Hip-Hop Fest, You Don’t Stop

dilla

Record producer J Dilla

The D.C. Hip-Hop Theater Festival, now in its 12th year, is still a festival, and it still includes hip-hop. The theater part is debatable: Of the 11 events on this year’s slate, none is a traditional theater piece. “Theater is performance, and there’s performance throughout every single event,” says artistic director Kamilah Forbes, a Howard University alum who got involved with D.C.’s hip-hop community while working as an actress. “I want to redefine the language: What is theater? What is storytelling?” To that end, she’s arranged a diverse group of events (Sunday through July 14; go to hi-artsnyc.org for the schedule).

Wall-Encompassing
“When we talk about the main elements of hip-hop culture, we’re talking about DJing, MCing, break dancing and graffiti,” Forbes says. “Art in public spaces is a social and political statement, and when hip-hop was a burgeoning culture, art was taken out of the schools and kids were left to create art wherever they could.” “The Walls Belong to Us” pairs muralists (such as Chilean artist Cekis, whose work is heavily inspired by the graffiti culture of New York and by socially conscious street art) with local graffiti artists to create public art throughout the city that’s on view all month.
Various locations; throughout July, free; hi-artsnyc.org.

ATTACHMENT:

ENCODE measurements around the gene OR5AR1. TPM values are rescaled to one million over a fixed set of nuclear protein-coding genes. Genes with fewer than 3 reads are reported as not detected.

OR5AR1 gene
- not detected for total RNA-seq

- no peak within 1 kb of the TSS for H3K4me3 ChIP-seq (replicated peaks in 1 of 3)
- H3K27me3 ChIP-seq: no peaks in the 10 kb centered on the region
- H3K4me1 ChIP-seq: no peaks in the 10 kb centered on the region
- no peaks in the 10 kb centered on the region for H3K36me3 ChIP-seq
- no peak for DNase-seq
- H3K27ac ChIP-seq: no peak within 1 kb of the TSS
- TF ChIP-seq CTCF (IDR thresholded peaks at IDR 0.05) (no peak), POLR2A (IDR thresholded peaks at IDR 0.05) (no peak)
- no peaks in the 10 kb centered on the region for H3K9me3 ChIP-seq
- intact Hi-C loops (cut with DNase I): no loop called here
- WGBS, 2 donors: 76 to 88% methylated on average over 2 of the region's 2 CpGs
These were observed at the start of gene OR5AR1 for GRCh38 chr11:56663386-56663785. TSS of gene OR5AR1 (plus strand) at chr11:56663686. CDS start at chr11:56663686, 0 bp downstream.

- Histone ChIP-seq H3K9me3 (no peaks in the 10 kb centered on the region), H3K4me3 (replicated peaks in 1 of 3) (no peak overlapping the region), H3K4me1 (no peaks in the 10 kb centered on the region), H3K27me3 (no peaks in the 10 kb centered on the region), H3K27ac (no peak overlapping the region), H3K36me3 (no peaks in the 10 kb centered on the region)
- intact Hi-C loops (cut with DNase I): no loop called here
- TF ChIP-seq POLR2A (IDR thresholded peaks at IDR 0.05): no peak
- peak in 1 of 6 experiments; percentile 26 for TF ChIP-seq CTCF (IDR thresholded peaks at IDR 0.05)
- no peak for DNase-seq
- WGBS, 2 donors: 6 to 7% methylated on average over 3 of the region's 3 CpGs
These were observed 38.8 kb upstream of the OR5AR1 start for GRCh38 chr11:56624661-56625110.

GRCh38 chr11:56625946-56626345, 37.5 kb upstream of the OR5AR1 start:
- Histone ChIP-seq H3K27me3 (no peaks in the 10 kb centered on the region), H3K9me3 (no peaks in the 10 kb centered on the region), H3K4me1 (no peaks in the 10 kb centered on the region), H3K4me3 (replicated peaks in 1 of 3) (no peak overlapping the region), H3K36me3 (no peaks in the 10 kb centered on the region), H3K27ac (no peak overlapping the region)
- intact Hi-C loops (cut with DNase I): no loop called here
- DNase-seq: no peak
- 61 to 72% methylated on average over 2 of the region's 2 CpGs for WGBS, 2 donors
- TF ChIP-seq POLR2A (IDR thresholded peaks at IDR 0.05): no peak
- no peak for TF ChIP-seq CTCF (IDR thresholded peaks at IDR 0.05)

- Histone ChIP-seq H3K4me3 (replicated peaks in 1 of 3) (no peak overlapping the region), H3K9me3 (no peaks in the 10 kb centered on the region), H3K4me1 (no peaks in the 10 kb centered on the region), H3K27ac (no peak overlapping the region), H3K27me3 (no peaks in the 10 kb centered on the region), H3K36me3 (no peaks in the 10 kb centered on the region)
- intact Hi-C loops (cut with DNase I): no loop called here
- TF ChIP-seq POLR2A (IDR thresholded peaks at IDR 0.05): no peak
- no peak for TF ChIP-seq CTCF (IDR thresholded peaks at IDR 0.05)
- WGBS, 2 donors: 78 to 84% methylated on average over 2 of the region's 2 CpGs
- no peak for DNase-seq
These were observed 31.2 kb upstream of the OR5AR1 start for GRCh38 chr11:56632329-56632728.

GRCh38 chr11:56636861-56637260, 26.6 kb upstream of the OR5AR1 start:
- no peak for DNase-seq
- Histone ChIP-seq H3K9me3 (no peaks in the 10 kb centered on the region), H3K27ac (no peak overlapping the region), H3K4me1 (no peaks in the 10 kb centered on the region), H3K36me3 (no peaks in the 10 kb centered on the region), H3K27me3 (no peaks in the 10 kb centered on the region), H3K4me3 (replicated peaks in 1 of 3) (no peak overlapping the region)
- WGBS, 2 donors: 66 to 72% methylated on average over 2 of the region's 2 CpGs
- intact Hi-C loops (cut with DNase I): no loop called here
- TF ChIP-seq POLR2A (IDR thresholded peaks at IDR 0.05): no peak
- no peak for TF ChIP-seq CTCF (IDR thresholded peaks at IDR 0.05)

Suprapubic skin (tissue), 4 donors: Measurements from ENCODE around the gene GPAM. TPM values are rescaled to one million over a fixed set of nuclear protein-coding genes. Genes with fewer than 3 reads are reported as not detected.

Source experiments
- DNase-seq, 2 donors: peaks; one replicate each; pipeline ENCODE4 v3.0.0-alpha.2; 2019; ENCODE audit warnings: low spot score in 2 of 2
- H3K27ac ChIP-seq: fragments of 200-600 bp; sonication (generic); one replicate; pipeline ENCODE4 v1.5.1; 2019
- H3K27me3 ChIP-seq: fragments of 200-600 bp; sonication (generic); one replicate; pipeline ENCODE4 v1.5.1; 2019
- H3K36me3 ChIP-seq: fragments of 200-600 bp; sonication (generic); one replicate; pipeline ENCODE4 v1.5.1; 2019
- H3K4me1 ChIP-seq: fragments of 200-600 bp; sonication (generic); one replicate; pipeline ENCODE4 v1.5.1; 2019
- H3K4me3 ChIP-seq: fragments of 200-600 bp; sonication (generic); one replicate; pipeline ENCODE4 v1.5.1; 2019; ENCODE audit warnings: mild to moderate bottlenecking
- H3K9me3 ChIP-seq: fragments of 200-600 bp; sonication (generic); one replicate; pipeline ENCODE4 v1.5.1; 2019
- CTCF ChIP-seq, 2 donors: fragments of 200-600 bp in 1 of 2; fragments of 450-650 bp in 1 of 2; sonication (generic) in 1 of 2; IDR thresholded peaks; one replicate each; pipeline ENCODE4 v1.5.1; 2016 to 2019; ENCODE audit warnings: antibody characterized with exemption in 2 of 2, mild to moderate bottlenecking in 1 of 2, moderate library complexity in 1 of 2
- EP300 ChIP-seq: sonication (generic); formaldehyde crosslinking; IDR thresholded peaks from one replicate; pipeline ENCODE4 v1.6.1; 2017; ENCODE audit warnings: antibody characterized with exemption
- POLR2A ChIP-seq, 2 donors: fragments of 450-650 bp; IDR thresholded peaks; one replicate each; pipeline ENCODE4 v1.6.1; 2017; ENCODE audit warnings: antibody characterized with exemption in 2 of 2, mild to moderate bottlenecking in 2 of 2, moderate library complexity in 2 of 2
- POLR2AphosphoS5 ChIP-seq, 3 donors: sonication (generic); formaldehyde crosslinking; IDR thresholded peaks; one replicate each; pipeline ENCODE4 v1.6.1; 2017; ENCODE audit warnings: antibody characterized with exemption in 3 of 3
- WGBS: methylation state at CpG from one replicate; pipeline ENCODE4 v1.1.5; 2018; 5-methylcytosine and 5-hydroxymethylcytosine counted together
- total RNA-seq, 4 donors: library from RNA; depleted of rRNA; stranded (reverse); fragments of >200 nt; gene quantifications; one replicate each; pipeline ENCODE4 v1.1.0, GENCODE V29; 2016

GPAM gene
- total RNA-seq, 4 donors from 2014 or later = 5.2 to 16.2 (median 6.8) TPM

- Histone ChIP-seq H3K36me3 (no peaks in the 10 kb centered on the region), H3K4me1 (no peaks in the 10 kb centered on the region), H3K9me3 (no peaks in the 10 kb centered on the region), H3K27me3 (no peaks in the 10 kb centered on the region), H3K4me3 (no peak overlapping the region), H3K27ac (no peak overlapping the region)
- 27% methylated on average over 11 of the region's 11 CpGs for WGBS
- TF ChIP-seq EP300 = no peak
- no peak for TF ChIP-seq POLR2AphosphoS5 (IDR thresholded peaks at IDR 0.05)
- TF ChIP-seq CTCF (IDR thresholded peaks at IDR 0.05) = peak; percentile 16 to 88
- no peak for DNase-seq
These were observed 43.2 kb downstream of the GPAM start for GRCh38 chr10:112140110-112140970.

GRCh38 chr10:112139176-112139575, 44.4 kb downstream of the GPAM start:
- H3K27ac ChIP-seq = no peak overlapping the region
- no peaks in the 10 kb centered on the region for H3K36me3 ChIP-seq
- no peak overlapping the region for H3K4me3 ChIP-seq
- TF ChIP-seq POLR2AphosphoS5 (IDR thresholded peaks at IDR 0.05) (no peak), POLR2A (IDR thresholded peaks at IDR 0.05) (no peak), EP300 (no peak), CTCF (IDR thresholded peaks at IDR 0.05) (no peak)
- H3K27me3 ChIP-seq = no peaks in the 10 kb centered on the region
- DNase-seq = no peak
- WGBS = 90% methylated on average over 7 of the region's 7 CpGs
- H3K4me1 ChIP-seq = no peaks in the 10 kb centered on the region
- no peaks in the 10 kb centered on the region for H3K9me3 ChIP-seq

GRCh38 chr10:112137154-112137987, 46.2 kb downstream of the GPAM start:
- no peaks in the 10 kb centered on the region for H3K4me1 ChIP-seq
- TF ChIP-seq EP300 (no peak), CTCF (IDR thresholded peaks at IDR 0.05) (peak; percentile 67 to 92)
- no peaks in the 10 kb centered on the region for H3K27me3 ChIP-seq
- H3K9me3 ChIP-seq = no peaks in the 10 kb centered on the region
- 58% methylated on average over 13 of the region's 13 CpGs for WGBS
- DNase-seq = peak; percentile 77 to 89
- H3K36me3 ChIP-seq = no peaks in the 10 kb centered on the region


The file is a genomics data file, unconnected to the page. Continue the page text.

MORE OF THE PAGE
DJ Kid-Friendly
The first event of the festival makes it crystal clear that hip-hop is a story-telling tool for all ages. Christylez Bacon, above, and other hip-hop artists will take favorite stories for kids 5 and older and interpret them through a hip-hop lens. Forbes says hip-hop can be a great teaching tool. “There’s a whole community of artists focused on children’s hip-hop theater and education,” she says. “And lots of children’s music — that’s what they’re using! That’s what ‘Yo Gabba Gabba!’ is, at its core.”
Kennedy Center, 2700 F St. NW; Sun., 6 p.m., free; 202-467-4600. (Foggy Bottom)

Indelible Dilla
Record producer J Dilla, above, who died in 2006, remains one of hip-hop’s most influential figures — so much so that the city throws a huge D.C. Loves Dilla party every year. “You can’t take a step in hip-hop without running into Dilla — he’s like Kevin Bacon for hip-hop,” Forbes says. “Six degrees of Dilla.” De La Soul, one of the most famous bands he worked with, will perform at this year’s tribute show.
Howard Theatre, 620 T St. NW; July 10, 8 p.m., $30-$35; 202-803-2899. (Shaw)

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